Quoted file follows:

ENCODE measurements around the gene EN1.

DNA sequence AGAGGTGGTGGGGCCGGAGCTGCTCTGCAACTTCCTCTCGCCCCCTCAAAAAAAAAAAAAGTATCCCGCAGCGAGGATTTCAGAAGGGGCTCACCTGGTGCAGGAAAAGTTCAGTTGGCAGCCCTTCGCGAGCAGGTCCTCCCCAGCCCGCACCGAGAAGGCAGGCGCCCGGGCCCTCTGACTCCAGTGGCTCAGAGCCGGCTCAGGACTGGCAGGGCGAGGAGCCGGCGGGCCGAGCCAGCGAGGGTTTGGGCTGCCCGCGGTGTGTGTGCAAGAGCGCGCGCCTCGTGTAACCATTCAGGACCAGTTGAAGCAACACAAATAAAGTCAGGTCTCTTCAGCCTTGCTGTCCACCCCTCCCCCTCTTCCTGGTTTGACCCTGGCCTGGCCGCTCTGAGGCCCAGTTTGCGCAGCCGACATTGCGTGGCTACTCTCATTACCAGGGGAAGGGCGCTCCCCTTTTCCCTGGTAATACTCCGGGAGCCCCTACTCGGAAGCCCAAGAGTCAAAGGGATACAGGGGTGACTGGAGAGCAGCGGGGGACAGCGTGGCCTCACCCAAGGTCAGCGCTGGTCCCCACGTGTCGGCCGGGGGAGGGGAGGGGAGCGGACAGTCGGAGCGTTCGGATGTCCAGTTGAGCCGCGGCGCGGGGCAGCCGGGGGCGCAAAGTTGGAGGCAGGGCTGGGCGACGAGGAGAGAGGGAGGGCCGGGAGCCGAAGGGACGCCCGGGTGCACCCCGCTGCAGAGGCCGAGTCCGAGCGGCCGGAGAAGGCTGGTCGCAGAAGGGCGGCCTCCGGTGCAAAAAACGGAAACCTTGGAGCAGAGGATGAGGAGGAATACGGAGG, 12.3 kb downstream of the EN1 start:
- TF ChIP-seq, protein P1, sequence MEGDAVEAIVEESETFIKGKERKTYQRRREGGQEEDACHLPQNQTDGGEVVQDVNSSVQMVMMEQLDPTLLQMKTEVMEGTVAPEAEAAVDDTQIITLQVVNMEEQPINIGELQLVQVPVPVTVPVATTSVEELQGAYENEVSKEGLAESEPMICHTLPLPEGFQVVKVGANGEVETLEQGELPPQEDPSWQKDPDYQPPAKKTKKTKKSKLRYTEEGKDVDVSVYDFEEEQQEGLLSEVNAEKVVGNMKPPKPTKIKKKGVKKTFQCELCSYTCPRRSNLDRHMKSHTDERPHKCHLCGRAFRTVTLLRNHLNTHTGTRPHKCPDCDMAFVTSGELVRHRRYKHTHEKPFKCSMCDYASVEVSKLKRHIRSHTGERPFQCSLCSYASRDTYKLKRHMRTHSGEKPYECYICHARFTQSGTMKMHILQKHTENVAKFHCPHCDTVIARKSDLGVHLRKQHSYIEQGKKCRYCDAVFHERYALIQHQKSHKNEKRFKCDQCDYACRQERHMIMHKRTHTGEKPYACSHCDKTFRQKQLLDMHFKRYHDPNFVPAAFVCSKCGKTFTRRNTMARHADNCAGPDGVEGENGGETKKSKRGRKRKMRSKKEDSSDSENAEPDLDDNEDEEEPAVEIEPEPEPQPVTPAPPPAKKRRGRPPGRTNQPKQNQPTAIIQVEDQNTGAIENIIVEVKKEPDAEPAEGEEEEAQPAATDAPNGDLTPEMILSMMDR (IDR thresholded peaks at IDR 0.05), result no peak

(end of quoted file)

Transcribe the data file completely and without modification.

ENCODE measurements around the gene EN1.

DNA sequence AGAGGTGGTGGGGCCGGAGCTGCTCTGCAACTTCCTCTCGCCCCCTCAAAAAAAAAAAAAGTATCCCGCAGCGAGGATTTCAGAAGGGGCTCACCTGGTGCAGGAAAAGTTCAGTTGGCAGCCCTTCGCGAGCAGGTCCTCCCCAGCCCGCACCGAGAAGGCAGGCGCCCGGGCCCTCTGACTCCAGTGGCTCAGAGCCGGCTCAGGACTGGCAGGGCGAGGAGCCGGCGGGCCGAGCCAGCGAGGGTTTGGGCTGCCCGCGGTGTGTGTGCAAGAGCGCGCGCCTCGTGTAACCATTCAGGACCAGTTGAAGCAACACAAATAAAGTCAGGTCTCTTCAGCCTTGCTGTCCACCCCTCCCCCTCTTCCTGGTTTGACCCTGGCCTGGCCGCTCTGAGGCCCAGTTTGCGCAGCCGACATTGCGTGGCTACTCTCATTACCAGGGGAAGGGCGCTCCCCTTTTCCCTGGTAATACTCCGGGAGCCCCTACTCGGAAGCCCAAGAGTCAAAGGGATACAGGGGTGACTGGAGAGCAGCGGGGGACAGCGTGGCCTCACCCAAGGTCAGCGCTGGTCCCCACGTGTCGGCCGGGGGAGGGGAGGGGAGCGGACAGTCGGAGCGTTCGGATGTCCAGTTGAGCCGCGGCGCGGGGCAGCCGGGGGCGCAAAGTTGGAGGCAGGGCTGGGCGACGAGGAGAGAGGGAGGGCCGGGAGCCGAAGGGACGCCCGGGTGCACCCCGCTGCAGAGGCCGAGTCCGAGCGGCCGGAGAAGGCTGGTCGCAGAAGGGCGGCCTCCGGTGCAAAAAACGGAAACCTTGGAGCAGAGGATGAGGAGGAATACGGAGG, 12.3 kb downstream of the EN1 start:
- TF ChIP-seq, protein P1, sequence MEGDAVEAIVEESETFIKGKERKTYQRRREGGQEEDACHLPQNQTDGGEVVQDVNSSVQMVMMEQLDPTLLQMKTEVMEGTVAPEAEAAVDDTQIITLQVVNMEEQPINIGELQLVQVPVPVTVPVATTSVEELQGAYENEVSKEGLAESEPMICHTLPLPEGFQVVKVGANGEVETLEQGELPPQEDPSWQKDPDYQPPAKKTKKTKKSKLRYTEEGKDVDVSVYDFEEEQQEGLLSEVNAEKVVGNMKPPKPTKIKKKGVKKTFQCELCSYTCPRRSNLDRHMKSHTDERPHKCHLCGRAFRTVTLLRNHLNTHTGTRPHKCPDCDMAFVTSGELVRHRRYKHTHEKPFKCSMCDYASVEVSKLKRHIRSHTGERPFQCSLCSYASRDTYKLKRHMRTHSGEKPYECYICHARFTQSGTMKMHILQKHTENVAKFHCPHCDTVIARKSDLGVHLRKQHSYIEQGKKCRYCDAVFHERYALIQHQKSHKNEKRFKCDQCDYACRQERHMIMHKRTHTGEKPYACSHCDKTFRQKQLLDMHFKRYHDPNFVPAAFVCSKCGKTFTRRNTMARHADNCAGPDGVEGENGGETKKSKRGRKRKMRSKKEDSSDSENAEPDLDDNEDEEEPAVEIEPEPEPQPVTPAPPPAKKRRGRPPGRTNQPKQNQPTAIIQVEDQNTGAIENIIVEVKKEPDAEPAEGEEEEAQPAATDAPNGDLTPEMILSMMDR (IDR thresholded peaks at IDR 0.05), result no peak